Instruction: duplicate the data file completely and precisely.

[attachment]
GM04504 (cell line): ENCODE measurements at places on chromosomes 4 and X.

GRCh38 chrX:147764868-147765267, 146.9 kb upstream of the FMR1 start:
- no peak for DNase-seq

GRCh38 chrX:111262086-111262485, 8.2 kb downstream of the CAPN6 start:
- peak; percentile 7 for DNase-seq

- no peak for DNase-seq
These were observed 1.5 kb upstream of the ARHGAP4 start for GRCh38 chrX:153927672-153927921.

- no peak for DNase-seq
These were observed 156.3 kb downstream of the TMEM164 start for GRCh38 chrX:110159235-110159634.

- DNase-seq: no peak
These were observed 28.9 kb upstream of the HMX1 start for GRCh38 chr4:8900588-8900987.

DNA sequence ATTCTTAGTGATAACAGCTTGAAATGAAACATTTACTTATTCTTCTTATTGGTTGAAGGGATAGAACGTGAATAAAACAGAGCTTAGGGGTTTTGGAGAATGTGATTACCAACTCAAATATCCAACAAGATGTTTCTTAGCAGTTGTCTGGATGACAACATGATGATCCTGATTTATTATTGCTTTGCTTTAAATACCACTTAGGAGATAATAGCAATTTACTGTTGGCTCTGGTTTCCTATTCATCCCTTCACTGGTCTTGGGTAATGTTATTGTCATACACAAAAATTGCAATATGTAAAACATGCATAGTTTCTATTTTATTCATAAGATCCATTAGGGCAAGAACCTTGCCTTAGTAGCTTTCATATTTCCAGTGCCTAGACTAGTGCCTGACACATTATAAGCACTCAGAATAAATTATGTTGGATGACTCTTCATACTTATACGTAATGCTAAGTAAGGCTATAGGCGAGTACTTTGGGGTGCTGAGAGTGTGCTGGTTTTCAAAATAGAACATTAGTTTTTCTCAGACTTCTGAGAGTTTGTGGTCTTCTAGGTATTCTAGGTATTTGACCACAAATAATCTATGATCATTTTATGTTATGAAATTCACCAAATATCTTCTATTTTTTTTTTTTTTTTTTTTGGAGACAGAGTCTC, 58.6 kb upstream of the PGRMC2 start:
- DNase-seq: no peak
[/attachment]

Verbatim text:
GM04504 (cell line): ENCODE measurements at places on chromosomes 4 and X.

GRCh38 chrX:147764868-147765267, 146.9 kb upstream of the FMR1 start:
- no peak for DNase-seq

GRCh38 chrX:111262086-111262485, 8.2 kb downstream of the CAPN6 start:
- peak; percentile 7 for DNase-seq

- no peak for DNase-seq
These were observed 1.5 kb upstream of the ARHGAP4 start for GRCh38 chrX:153927672-153927921.

- no peak for DNase-seq
These were observed 156.3 kb downstream of the TMEM164 start for GRCh38 chrX:110159235-110159634.

- DNase-seq: no peak
These were observed 28.9 kb upstream of the HMX1 start for GRCh38 chr4:8900588-8900987.

DNA sequence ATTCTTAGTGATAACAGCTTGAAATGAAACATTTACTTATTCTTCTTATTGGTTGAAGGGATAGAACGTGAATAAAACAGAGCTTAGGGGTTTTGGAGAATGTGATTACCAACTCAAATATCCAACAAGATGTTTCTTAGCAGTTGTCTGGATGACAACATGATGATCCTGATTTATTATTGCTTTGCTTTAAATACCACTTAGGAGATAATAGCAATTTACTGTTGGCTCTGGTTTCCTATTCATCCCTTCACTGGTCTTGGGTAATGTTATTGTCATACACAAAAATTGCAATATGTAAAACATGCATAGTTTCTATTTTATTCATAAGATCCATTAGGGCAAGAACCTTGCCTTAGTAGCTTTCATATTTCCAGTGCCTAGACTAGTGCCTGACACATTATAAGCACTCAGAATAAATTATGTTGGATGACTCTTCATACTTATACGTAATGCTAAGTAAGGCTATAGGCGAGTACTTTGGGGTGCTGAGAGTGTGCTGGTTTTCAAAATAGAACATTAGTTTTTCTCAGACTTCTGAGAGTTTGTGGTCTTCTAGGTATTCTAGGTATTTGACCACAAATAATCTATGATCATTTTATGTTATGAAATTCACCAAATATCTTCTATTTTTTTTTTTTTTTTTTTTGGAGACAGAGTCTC, 58.6 kb upstream of the PGRMC2 start:
- DNase-seq: no peak